There is precedent to believe change may be coming.  As humans we inherently organize our future, when these futures are ‘emptied’ there leaves an ‘Open future’ “subject to human shaping and transformation” (Adams, Groves, 2007, p.56). As can be seen in history, with the ‘post-Black Death’ peasants revolution: The plague killed half the population (Plague Fiction, 2020) creating a socioeconomic collapse.  This meant peasants, who provided the labour, had more power Subsequently the peasants demanded sovereignty over their movement and property (Tongnotti, E.). When a future filled with the expectations of the rulers and ‘organizers’ is shifted, and uncertain futures prevail, these futures can be moulded by the society (Adams, Groves, 2007). Only time will tell whether history will repeat. 


But if we are to make the gains that could be possible we will need to be ambitious and cast aside the idea of ‘new normal’. The phrase ‘new normal’ has been prevalent in the news since the start of Lockdown. The expression is detrimental to the type of fundamental progression that could be possible in a post-COVID world. The idiom ‘new normal’ is a pacifier, inciting an ideal pre-COVID ‘normal’, with just some minor adjustments, to which we are inspired to return. Encouraging the old, traditional and stagnated states of being instead of creating new ways of living. 

By accepting the phrase “new normal” we accept the idea that we want to return to the pre-COVID way of living where, as a society we were “infected with the virus of everyday life” (Debord,1961, p.2).  In this pre-COVID ‘normal’ we were stuck in a consumer-capitalist cycle of working so just we can live and acquire commodities,  living an existence of little fulfilment, as we have not explored our full potential as beings outside of the ‘rat race’ of The Spectacle . Lockdown has allowed mental (if not physical) space to evaluate and reconsider the ‘normal’ society we lived in. As Debord (1961, p.3) said, “to fail to criticize everyday life today means accepting the prolongation of the present thoroughly rotten forms of culture and politics.” ‘New normal’ does a disservice to the imagination and ambition of society, why return to what we had before when we can aim to curate something so much better. 

In a Post-COVID world much is going to be different, in quantitative economic terms of course, but also socially.  People may be more aware about how they move in public spaces and how they interact with friends and relatives. This period of economic and social upheaval is an opportunity to redefine our society and shake up the stagnated ideals and systems that were in place in the ‘normal’ pre-COVID world.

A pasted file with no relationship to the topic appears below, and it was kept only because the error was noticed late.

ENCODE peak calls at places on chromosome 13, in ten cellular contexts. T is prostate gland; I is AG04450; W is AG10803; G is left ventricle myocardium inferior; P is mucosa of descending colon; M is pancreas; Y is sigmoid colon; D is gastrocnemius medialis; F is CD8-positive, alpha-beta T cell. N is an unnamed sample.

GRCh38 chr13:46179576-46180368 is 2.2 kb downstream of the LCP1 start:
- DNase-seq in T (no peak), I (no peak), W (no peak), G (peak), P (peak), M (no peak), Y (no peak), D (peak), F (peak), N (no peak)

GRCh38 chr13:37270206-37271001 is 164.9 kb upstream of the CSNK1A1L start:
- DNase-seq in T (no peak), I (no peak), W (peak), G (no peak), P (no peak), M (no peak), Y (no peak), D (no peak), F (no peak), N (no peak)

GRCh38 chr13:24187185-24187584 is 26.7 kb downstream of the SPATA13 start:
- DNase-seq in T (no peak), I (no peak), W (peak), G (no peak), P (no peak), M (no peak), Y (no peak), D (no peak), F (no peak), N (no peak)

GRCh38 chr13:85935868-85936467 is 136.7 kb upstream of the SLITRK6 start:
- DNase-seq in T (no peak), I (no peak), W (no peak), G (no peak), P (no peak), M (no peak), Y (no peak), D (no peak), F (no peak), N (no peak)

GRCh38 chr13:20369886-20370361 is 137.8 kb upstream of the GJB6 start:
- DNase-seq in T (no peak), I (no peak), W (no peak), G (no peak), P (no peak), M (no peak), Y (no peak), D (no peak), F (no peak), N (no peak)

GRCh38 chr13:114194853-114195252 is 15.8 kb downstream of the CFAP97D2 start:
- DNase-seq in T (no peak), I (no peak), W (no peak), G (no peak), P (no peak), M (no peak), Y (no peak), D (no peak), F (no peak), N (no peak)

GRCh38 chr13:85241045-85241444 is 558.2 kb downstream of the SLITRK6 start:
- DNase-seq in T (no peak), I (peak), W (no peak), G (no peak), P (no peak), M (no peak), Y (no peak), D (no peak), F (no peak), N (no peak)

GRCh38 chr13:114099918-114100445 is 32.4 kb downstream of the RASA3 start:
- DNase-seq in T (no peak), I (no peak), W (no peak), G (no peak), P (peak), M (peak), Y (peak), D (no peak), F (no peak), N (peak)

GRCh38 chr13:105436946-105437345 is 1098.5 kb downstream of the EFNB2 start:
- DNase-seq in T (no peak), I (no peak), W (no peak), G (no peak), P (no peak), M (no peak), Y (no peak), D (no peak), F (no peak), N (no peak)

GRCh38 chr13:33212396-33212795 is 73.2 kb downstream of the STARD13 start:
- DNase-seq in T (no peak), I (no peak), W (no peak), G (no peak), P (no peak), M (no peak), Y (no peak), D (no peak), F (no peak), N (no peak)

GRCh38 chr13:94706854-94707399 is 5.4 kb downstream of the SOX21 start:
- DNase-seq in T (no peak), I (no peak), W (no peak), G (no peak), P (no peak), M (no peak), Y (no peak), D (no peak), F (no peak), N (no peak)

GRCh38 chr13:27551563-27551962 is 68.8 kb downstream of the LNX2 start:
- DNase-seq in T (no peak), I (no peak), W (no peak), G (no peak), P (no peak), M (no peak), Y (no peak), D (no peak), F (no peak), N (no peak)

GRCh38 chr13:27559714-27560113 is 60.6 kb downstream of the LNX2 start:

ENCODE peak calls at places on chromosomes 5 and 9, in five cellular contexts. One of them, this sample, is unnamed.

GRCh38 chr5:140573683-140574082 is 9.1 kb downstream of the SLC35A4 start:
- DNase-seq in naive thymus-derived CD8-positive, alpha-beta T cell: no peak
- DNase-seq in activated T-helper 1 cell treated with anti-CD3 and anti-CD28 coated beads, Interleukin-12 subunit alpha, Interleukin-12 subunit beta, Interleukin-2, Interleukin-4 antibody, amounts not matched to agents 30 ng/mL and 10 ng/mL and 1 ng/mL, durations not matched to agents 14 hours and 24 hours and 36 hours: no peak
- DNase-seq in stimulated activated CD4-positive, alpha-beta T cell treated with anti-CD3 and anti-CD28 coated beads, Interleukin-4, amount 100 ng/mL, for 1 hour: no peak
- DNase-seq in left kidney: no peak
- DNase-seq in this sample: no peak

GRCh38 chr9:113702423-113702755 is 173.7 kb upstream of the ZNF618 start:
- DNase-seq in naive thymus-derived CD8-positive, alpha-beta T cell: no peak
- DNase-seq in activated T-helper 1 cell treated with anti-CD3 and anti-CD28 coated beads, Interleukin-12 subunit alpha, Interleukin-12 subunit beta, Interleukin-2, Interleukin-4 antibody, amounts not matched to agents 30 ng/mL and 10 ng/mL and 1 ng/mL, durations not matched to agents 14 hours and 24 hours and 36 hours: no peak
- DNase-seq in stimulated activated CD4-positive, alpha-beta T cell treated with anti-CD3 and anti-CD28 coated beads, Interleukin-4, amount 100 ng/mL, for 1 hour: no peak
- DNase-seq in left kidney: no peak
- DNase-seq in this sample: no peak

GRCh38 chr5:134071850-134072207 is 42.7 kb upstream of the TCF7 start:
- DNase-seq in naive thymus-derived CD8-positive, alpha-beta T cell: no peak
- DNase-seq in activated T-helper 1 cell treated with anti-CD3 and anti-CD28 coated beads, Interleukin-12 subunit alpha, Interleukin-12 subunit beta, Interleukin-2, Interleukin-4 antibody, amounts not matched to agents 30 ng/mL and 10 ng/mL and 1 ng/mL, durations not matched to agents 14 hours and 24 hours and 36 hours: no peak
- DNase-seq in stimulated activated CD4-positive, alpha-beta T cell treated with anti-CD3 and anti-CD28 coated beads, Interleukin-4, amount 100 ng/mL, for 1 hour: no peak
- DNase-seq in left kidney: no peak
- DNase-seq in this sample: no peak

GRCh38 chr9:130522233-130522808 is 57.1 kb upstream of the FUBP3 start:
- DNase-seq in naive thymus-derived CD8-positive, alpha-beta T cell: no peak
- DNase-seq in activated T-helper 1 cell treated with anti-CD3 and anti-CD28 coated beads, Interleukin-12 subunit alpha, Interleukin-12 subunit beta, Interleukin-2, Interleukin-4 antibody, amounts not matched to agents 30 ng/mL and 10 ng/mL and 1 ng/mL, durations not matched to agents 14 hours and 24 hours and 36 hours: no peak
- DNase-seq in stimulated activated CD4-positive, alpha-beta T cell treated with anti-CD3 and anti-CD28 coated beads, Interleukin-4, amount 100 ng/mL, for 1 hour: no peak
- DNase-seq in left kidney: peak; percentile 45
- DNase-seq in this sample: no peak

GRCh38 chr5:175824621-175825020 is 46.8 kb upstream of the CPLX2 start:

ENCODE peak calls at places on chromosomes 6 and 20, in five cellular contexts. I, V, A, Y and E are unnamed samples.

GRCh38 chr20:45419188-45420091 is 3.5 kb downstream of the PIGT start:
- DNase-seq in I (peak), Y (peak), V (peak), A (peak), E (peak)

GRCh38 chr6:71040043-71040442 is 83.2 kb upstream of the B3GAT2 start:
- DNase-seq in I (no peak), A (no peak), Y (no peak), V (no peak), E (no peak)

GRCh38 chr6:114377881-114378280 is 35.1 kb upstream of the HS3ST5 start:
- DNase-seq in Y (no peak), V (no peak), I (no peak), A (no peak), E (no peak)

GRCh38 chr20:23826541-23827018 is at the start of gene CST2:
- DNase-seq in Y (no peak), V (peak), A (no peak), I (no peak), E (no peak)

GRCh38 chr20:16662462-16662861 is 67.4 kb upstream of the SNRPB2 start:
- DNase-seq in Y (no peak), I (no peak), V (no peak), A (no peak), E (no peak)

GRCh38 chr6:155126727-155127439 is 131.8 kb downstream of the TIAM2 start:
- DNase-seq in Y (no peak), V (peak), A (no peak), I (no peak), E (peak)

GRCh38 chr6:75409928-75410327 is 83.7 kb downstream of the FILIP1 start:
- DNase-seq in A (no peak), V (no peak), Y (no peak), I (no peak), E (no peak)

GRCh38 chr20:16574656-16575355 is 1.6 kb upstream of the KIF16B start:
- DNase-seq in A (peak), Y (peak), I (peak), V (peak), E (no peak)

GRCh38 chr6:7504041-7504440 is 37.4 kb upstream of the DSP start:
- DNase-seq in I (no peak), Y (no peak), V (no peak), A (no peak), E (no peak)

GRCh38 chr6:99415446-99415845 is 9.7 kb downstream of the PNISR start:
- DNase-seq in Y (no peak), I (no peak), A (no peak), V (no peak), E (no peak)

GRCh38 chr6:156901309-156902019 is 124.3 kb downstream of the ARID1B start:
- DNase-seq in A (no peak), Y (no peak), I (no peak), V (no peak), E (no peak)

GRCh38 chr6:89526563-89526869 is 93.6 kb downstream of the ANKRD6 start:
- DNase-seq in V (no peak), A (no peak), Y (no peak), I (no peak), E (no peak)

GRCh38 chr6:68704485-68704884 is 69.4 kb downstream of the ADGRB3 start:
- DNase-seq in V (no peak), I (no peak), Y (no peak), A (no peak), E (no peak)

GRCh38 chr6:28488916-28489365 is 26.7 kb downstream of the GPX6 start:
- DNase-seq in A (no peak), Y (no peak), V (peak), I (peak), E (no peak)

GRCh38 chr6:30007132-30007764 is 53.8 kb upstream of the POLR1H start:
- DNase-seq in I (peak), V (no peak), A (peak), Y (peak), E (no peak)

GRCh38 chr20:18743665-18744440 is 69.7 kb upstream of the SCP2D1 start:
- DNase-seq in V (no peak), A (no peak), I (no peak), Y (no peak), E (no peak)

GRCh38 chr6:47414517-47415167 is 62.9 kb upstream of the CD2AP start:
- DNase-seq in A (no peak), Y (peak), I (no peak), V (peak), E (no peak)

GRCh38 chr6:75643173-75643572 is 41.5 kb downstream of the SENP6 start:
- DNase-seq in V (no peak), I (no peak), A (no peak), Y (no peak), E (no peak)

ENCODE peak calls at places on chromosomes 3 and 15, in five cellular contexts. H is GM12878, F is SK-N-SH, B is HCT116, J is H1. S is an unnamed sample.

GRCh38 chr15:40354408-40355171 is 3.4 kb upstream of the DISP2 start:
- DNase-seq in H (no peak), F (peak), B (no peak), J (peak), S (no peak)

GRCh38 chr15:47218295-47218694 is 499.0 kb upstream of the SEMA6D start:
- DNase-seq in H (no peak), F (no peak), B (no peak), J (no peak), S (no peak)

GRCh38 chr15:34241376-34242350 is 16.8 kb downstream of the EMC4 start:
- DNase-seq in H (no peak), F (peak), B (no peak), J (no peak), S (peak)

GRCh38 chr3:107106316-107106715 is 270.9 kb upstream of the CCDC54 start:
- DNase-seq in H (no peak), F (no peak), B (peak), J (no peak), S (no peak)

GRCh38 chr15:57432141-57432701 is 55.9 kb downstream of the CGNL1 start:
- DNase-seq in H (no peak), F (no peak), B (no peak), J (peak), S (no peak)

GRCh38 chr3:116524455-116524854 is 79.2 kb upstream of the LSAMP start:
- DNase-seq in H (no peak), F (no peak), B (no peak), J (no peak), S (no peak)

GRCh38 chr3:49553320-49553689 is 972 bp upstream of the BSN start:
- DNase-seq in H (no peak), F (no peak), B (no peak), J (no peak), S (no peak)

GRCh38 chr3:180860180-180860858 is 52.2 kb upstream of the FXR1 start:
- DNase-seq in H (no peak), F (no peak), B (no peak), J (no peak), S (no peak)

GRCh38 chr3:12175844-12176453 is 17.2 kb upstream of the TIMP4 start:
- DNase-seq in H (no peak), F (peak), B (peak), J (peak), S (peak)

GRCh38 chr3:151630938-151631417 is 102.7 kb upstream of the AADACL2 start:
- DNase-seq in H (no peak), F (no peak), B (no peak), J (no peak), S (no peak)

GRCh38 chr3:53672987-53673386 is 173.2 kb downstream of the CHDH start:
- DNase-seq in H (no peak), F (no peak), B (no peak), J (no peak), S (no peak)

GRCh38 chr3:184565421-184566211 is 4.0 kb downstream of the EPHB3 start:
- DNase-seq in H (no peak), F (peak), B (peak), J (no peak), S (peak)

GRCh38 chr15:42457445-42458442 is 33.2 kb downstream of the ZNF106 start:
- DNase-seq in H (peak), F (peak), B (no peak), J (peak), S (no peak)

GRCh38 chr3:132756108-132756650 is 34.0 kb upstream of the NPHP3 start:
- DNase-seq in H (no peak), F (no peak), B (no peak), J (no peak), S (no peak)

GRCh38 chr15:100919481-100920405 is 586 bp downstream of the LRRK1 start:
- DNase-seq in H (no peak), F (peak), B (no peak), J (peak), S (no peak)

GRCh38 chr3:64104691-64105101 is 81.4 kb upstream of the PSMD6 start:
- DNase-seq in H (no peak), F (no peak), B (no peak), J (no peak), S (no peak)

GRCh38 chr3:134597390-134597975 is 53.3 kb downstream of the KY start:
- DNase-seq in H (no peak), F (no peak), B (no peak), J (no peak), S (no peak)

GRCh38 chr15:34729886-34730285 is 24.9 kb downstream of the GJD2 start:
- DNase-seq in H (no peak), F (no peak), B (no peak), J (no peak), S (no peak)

To change the status quo of everyday life we “will have to renounce everything that Transends Everyday life” (Debord, 1961, p.5). we will never return to the full ‘normal’ of pre corona times, we must abandon the idea of ‘new normal’ and create an environment apart from ‘normal’. In this way we can create a society that embodies the feelings of the communities within it, a society sustainable in a political and environmental sense. We do not want to return to the “reinforcement of modern slavery” (Debord, 1961, p.5).  

Shaw reassures that “by recognising what influences your perception of time, you can regain some control over how you will remember this period of your life” (Shaw, 2020).  Regaining our control over our memories will ensure the Collective narrative is one the society dictates. As Adam and Groves (2007, p.160) state we have a “collective capacity for creating long-term latent futures;” so during this time of uncertainty, with the possibility of societal change,  we must focus on the “constitutive value of what matters to us, and therefore its embedded futures.” Adam and Groves (2007) encourage us to consider ourselves, in relation to the ‘future presents’ as artisans rather than architects, mindfully sculpting our future according to our ideal morals and ethics. Perhaps we will move toward a ‘green-deal’ inspired by the positive environmental shifts during lockdown, or perhaps we will be influenced by the war metaphors and move towards a nationalistic approach to border control. Whichever direction our society advances will be dictated by our perception of time and memory, and thus the collective narrative that will be the legacy of Lockdown.  



To conclude an ongoing situation which is still in flux is premature, we cannot know what the end-game  of our current Pandemic might be. I have come to an interim conclusion, a stance if you will,  within my research, however I am not able to be fully  conclusive as the Pandemic is ongoing. Reflecting on the present, without critical distance, is challenging but simultaneously grounding. The researching and writing of this article has created a personal memory; this has aided me to evaluate how my own perception of time and memories are influenced and how that affects our cultural narrative. This article has aimed to be analytical of an ongoing crisis without disavowing its magnitude.  

My starting point was Shaw's insights on time perception and memory during COVID-19. I then explored past Pandemics and Collective Traumas to make sense and reflect on the present, this investigation granted me the perspective and distance needed to analyse  our ongoing COVID-trauma. I was able to consider the similarities and differences of past Pandemics, concluding that technological advances have set us apart from the historical examples. These technologies have produced both positive and negative implications on our experience of time, memory and collective trauma.  They have  allowed communication which helps solidify memories and provide comfort in a traumatic time, yet simultaneously provoking fear, harmful narratives and misinformation. Throughout the course of my research, I have discovered the only decisive conclusion that can be made on the temporal impact of lockdown is that the time perceptions, memories and actions generated during the course of lockdown and this pandemic will affect the ethics and lives of future generations. 

As this is an ongoing crisis, the repercussions of which will be felt for generations to come, the research is inherently open-ended. There is much left to be explored and analysed with the benefits of critical distance. 

It is my hope that coming through the COVID-trauma society will come back stronger. As a society we must soon democratically decide what the narrative of our current situation is, with the understanding that, whatever narrative prevails will go on to fill our currently ‘empty’ future. This will have lasting impacts on future generations and the shape of our world to come.